Annie Leibovitz’s Zendaya Vogue shoot reignites call for Black photographers

By Fatou Ferraro Mboup

Published Apr 17, 2024 at 01:39 PM

Reading time: 2 minutes

Annie Leibovitz, the American photographer renowned for her intimate and iconic celebrity portraits, has found herself embroiled in numerous controversies over the past few years. Despite her illustrious career, Leibovitz’s reputation has been tarnished by accusations of her inability to capture Black women in a flattering light. This criticism stems from numerous instances where her photography failed to do justice to the beauty of melanated skin tones, with poor lighting that often results in lacklustre portrayals.

The latest round of outrage emerged following Leibovitz’s recent Vogue shoot featuring actress and Gen Z icon Zendaya. Social media quickly erupted with theories alleging that the photographer intentionally portrays ethnic-minority subjects in an unflattering manner. Netizens have also argued that she was using editing or lighting techniques that she typically refrained from when photographing white public figures.

While some netizens disagreed with the critique, it’s evident that this conversation has been ongoing for quite a while now. This is not the first time Leibovitz has faced backlash for her handling of Black women in photography.

Previous instances include photo shoots with Simone Biles, Lupita Nyong’o, Viola Davis, Serena Williams, and Rihanna. They have all drawn criticism for their lack of vibrancy and grace. Observers noted how the lighting in these images failed to complement darker skin tones, appearing dull, ashy, and devoid of vitality.

Even portraits of prominent Black figures, such as Supreme Court Justice Ketanji Brown Jackson, have come under scrutiny for their uninspiring portrayal. People specifically took issue with Leibovitz’s decision to showcase former president Abraham Lincoln’s towering statue in the background, suggesting that it overshadowed Jackson’s significance in the photograph.

One Twitter user expressed her frustration with Leibovitz and Vogue’s approach, highlighting the perceived misrepresentation of Jackson’s legacy and suggesting that there had been a deliberate oversight in glamorising powerful women.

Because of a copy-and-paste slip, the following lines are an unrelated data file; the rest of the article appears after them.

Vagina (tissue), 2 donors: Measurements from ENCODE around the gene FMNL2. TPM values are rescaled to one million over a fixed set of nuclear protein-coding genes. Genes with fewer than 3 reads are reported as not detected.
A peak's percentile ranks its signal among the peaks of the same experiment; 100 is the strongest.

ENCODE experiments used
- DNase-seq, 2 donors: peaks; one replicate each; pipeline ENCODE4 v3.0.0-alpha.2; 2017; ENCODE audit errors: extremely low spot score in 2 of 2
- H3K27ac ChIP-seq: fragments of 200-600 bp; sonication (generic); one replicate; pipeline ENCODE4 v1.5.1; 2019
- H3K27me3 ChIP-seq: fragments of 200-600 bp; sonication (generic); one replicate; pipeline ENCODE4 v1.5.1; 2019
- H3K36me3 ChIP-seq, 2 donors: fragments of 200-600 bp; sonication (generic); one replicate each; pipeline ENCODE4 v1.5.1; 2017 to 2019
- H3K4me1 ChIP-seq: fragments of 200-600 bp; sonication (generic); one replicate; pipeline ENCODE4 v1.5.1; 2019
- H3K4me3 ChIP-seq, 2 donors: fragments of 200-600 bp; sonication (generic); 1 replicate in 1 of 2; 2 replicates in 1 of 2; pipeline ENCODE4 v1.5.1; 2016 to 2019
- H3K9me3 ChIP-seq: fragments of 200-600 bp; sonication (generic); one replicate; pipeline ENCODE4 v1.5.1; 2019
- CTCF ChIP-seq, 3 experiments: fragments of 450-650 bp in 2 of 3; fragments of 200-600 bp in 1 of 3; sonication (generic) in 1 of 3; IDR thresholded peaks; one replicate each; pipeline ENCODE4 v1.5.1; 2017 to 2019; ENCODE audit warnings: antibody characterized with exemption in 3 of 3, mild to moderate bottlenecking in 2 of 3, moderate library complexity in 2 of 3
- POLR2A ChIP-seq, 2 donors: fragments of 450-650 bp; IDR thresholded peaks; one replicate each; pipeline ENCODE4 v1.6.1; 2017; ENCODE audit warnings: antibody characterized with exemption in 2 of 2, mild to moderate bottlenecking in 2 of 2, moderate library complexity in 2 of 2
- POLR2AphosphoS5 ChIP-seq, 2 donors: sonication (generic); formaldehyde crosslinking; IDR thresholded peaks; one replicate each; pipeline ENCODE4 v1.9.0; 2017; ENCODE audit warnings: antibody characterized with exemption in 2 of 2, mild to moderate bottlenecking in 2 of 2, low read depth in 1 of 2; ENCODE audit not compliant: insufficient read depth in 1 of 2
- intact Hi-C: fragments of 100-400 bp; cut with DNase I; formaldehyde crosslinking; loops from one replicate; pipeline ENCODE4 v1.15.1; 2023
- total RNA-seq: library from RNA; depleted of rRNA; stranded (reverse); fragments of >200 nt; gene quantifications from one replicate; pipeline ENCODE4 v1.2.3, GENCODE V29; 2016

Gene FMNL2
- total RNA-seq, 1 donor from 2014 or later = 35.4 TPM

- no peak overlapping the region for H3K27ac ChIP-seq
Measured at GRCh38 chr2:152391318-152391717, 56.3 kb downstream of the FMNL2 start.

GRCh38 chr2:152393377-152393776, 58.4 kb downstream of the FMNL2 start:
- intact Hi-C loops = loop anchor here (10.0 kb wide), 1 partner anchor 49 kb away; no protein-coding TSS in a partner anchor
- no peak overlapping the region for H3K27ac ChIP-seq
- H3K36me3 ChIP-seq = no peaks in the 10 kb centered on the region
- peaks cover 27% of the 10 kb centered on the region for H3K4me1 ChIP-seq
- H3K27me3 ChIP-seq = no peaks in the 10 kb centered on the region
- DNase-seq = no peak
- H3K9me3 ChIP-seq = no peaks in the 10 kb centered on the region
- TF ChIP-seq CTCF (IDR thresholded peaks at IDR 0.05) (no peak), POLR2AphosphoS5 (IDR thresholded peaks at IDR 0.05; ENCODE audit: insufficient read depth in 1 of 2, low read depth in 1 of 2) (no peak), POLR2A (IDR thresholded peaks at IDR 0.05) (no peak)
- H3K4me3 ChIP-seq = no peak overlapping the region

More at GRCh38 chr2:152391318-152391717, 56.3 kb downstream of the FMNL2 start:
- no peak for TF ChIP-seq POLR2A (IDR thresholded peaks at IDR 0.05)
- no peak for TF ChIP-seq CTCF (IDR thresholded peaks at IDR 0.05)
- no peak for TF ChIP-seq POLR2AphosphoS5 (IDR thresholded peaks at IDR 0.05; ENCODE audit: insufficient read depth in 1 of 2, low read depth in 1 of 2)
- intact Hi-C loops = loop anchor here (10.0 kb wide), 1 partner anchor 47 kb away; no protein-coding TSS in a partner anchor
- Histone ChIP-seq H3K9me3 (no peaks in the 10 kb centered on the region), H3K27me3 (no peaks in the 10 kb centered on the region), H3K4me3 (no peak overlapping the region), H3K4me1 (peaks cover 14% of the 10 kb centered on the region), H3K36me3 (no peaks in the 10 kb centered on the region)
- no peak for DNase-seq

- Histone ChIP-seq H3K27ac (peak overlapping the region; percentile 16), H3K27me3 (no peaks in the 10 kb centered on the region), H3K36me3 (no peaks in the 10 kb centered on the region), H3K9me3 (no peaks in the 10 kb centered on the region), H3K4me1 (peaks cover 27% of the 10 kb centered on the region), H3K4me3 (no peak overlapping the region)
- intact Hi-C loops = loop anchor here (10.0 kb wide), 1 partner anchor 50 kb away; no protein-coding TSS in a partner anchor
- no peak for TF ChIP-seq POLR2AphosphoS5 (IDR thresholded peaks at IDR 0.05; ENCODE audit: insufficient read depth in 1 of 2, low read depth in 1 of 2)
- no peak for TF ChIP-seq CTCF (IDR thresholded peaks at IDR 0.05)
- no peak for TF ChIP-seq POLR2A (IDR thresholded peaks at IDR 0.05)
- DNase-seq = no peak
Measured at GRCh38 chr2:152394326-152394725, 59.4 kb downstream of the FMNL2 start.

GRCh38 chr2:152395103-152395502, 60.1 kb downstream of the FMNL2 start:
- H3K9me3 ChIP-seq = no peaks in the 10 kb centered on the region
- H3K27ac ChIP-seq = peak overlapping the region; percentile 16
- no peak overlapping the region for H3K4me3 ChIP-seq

In response to so many people sharing their disappointment with both Vogue and Leibovitz,  Anna Wintour, the magazine’s editor-in-chief, addressed the issue in a letter to staff, as reported by Today. In the letter, Wintour assured staff of the magazine’s commitment to diversity when featuring Black models and photographers. However, this pledge was met with scrutiny, and the publication’s decision to keep working with Leibovitz instead of elevating established Black photographers to cover their blindspots speaks for itself.

Shortly after Wintour’s letter was shared among the staff, Black photographers and designers took to social media to showcase what diversity could look like in practice. Using the hashtag #VogueChallenge, which originated from Salma Noor, a model based in Oslo, Norway, these artists created mock-up Vogue covers featuring Black models.

Noor, who had longed to see representations of people who look like her, was inspired to initiate this visual challenge. Other photographers and designers quickly joined in, demonstrating the power of social media in advocating for inclusivity and representation.

 

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This controversy is just one example of the broader issue of minority representation within certain industries, such as modelling and photography. Leibovitz’s recent portraits of Zendaya may not be as egregious as some of her previous work, yet they serve as a poignant reminder of the ongoing struggle for authentic representation in photography. While strides have been made, it’s clear that we’re far from achieving true inclusivity. The conversation sparked by Leibovitz’s images underscores the urgent need for change in the industry.

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